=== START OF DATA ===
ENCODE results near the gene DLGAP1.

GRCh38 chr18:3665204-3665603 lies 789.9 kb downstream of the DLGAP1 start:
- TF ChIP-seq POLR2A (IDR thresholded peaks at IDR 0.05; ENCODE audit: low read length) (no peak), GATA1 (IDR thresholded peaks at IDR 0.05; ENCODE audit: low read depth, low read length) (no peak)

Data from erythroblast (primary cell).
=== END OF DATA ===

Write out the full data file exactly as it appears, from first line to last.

ENCODE results near the gene DLGAP1.

GRCh38 chr18:3665204-3665603 lies 789.9 kb downstream of the DLGAP1 start:
- TF ChIP-seq POLR2A (IDR thresholded peaks at IDR 0.05; ENCODE audit: low read length) (no peak), GATA1 (IDR thresholded peaks at IDR 0.05; ENCODE audit: low read depth, low read length) (no peak)

Data from erythroblast (primary cell).